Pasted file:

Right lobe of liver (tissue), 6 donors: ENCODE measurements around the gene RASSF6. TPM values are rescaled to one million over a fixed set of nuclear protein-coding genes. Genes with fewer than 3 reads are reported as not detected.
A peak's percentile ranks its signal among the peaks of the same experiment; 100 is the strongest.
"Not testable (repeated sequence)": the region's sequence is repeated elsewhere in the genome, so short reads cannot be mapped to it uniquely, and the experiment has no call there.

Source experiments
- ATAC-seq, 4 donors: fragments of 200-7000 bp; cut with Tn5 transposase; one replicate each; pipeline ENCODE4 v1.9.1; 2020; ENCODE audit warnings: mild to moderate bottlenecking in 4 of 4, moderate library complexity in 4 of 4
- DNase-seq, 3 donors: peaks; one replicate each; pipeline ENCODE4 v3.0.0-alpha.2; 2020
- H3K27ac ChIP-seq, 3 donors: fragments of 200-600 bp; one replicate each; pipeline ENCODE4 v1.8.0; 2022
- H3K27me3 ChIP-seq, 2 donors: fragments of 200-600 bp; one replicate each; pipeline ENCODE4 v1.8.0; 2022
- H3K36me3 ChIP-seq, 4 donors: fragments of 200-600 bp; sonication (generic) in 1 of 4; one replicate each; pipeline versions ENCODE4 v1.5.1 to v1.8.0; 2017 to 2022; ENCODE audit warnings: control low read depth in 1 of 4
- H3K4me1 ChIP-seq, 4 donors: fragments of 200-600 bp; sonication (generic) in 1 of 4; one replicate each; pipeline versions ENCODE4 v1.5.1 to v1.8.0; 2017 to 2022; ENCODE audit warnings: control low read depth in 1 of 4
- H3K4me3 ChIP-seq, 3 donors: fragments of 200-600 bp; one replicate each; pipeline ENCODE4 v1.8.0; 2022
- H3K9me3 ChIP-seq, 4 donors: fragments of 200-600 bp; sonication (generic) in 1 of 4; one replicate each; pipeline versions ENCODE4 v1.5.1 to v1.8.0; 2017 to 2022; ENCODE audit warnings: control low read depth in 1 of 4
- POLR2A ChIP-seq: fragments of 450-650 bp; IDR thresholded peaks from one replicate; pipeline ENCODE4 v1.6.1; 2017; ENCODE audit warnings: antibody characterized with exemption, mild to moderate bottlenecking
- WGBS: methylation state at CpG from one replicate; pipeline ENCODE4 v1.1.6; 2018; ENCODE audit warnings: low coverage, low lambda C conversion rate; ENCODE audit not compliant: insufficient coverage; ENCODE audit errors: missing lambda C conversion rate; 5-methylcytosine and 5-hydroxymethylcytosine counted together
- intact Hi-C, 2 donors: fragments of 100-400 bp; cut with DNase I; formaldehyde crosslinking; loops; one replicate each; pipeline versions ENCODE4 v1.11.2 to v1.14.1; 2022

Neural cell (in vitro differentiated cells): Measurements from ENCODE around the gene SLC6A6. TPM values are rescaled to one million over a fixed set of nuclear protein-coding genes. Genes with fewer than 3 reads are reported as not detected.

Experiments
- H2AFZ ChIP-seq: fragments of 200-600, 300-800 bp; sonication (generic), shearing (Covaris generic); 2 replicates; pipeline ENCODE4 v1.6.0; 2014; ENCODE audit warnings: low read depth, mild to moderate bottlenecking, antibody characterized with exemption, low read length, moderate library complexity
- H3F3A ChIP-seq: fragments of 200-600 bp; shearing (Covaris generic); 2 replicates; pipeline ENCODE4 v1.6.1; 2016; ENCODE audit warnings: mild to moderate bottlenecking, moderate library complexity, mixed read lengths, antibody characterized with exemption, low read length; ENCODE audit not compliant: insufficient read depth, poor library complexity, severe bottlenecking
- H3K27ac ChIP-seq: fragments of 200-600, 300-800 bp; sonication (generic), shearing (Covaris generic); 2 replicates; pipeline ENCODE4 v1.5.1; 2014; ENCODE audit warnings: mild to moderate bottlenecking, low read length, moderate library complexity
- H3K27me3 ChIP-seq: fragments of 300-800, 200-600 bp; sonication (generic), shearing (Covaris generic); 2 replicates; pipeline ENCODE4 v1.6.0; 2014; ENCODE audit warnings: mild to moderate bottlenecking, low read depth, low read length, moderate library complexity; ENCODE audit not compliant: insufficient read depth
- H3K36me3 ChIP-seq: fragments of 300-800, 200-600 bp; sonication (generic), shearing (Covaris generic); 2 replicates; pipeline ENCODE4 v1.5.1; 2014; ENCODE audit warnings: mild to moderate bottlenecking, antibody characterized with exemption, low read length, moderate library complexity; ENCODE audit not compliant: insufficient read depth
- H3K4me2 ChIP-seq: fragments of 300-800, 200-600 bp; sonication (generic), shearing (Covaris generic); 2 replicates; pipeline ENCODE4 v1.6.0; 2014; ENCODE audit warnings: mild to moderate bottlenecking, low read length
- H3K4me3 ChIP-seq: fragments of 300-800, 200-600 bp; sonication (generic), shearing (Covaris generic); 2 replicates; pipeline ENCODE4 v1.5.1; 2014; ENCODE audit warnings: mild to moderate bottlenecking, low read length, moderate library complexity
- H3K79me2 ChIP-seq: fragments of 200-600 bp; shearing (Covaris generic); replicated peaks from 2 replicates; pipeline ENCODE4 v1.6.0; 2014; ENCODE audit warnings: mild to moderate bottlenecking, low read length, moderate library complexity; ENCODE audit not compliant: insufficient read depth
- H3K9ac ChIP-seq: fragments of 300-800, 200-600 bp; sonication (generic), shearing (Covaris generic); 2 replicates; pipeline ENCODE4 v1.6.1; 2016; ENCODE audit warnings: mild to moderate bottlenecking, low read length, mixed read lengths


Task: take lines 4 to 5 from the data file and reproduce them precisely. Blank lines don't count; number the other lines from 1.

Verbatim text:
Source experiments
- ATAC-seq, 4 donors: fragments of 200-7000 bp; cut with Tn5 transposase; one replicate each; pipeline ENCODE4 v1.9.1; 2020; ENCODE audit warnings: mild to moderate bottlenecking in 4 of 4, moderate library complexity in 4 of 4